Katie Roiphe—writer, daughter of Anne, white female, upper class, Brooklynite, pooh-poohs date rape, hates Gawker, hates your sex life, you know the one—had a very dramatic experience today. Very dramatic. It was... I don't even... just let me gather my nerves for a moment.
Okay. In the course of being a reporter, of being a writer, of being a serious chronicler of our age, as Katie Roiphe is, one is sometimes forced to bear witness to and come to terms with events which more ordinary people would find shocking. Would be unable to cope with. It is good, therefore, that it was not just anyone, but Katie Roiphe, who stumbled upon the breathtaking scene in the streets of the wealthy brownstone Brooklyn neighborhood in which Katie Roiphe lives.
The other day, in my Brooklyn neighborhood, in the middle of the afternoon I suddenly come across an entire block closed off by kids swarming the street, blocking traffic, standing on parked cars, chanting or shouting something I couldn't quite hear. It looks at first like a demonstration, like Tahrir Square or Occupy Wall Street, but it is, in fact, a fight.
It would not be unusual for a sociocultural critic of the caliber of Katie Roiphe to suddenly find herself in Tahrir Square, you see. Magazines pay her to go to places like that, if she wants, btw. But no; this was a fight, with kids, yes, black kids, yes, the blacks, we think, (of course Katie Roiphe is not coarse enough to say this straight out, but we, the Slate readership, are pretty sure they must have been black kids,) standing atop cars, and fighting, violently, presumably with punches and—who knows—even kicks. Kids, fighting. Project kids.
This is the first time I've seen it, but people are saying it happens sometimes. After they get out of school these kids, many from the nearby projects, go down the side streets, side streets with $2 million houses, side streets with coffee shops that sell $4.50 iced lattes made from something called "Intelligentsia coffee," sidestreets with blond 2-year-olds being walked home from their music enrichment classes.
There's something called "Intelligentsia coffee," which Katie Roiphe must put into scare quotes to indicate that, although she is a wealthy white woman who lives in this neighborhood of multimillion-dollar homes, and a woman who makes her living by manipulating the English language, she is unable to comprehend the two words "Intelligentsia" and "coffee" together, in a single phrase. It's not vibrant or real enough for the mind of Katie Roiphe.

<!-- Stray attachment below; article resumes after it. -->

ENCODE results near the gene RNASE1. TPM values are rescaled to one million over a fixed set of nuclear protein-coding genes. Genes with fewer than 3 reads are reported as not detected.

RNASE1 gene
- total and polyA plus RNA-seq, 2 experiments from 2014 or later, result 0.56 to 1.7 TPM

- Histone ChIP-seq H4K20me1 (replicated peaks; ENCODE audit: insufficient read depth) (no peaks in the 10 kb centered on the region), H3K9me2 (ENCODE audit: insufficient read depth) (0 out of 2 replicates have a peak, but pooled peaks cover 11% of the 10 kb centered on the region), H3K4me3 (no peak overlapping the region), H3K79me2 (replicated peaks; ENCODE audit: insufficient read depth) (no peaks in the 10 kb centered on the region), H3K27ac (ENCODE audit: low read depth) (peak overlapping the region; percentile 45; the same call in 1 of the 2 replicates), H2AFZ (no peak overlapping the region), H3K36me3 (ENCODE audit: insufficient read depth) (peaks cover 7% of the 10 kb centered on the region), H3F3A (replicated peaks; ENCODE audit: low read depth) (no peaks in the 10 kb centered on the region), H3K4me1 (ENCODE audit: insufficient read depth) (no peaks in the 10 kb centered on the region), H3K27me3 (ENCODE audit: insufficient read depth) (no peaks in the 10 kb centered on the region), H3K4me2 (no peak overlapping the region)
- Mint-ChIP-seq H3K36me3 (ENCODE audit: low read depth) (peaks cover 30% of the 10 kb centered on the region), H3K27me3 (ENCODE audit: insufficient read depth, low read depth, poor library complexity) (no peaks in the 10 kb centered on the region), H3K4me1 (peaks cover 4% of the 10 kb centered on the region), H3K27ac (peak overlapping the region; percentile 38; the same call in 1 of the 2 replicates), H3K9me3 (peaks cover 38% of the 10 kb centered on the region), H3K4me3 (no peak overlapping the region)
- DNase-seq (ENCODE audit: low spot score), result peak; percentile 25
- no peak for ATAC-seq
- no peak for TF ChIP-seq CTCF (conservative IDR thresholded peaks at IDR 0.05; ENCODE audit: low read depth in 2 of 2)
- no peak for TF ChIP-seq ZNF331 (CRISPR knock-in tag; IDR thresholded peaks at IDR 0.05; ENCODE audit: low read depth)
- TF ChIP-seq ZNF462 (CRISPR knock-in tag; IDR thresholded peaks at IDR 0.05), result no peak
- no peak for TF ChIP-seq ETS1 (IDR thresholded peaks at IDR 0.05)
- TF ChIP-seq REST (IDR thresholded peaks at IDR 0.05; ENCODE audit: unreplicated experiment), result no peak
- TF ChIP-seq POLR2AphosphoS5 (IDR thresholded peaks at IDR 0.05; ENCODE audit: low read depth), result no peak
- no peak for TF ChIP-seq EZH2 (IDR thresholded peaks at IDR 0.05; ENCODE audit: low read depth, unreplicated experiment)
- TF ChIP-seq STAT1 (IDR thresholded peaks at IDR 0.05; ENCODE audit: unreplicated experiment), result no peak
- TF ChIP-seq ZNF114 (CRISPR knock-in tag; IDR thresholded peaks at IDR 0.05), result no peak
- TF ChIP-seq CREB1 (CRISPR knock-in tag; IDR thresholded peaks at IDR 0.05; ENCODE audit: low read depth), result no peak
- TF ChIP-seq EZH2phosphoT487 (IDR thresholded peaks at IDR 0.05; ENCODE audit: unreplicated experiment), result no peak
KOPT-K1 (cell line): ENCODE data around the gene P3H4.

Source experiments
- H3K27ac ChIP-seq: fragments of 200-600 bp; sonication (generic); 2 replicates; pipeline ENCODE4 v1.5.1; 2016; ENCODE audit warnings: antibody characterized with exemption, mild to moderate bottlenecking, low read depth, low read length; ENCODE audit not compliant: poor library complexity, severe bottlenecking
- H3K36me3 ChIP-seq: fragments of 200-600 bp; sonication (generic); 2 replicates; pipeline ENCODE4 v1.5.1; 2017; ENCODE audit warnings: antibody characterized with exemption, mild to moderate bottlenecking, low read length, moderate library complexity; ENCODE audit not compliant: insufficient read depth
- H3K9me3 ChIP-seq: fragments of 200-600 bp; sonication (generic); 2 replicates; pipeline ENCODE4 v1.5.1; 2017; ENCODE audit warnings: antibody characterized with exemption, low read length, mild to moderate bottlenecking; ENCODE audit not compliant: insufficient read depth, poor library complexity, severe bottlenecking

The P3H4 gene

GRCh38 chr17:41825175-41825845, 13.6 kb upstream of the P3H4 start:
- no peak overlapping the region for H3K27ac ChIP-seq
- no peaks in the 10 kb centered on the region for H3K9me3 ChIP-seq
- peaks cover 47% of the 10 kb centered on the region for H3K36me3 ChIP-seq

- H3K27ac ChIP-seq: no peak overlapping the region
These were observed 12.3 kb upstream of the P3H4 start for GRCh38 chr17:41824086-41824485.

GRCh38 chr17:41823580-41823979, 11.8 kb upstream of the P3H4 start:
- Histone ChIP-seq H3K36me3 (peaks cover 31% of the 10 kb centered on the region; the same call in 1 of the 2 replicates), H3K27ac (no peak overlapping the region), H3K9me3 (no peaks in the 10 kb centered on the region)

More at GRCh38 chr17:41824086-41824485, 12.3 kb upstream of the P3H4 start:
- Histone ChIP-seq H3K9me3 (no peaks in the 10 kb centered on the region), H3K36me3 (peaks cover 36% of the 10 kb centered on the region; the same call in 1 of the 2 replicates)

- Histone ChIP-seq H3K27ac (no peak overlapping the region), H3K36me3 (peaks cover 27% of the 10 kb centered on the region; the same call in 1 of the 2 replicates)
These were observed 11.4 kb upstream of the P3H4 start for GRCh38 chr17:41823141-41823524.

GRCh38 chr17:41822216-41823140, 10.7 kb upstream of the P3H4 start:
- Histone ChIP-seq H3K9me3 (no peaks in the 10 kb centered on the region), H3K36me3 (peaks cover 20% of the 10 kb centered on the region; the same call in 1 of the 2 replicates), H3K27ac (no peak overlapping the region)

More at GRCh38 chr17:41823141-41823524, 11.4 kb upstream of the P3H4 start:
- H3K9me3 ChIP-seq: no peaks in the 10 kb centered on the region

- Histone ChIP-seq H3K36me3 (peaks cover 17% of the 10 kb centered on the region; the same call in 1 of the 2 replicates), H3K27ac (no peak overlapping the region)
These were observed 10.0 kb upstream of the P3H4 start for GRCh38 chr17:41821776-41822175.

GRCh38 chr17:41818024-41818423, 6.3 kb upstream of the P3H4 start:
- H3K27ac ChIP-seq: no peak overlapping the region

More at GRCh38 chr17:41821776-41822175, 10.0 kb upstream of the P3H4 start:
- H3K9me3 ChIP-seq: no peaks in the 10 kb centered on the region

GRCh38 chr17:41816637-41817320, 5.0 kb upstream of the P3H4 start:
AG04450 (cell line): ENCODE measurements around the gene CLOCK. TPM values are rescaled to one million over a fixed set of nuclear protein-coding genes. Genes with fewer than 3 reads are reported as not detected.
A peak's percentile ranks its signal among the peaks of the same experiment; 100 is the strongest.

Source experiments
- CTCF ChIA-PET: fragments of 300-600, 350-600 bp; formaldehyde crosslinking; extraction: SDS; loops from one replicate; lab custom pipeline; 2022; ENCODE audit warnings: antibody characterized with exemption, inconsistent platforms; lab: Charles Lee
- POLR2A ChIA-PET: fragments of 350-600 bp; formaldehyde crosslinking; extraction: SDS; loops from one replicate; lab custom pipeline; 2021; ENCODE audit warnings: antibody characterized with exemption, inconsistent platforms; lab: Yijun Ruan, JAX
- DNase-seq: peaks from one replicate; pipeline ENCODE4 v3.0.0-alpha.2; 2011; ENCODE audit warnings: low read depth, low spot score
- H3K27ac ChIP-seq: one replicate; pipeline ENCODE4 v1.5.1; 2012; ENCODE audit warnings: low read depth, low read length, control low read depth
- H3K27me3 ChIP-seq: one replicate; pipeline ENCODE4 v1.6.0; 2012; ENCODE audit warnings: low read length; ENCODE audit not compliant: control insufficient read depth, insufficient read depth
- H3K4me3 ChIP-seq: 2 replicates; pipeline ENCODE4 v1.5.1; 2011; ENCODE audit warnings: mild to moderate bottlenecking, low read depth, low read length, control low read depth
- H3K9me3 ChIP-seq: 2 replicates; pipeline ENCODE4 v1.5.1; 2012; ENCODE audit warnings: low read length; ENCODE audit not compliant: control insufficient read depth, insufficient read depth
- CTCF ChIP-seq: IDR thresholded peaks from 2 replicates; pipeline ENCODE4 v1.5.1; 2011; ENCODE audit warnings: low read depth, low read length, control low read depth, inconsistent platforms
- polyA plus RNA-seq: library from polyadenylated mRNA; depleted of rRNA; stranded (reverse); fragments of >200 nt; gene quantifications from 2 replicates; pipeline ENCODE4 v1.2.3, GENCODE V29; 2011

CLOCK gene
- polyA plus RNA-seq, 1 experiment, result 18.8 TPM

But let's not get off topic. There is a fight! In the street! Here, in Katie Roiphe's very neighborhood. A rare occasion, and a perfect opportunity for Katie Roiphe to find meaning in a thing that happens, in the world. And what is the real meaning of this bunch of god damn kids having a fight after school? It is "one of those big signs that should be catching our attention." This neighborhood is full of liberals, you see—but they are displeased when a fight occurs in the street. Oh ho ho! Can anyone with a mind not the same exact size and depth of Katie Roiphe even understand why this means something, some... thing? No, which is why it's great that Katie Roiphe walked by that fight. So that she could report on it, for us. Not simply as a common reporter, but as a true thinker; as that rare breed of cross-cultural interpreter who can tell Slate readers what a bunch of teenagers scrapping after school are really trying to say, when they have a fight, in Katie Roiphe's neighborhood.
I understand why the owners of the $2 million brownstones are shaken up, and I understand why this particular expression of rage or excess energy is not communicating to its viewers as effectively or articulately as those being arrested a little distance away, in downtown Manhattan. But this is still the 99 percent saying something to the 1 percent.
They're saying something. Something, is what they're saying, these teenagers from the projects, who fight, after school, sometimes, in the street. They're saying something. They're not just god damn teenagers fighting in the motherfucking street, as teenagers have been in every god damn neighborhood in Brooklyn and beyond since fucking mankind invented schools; they're saying something. We won't give away what they're saying, though. You'll have to ask Katie Roiphe, for that.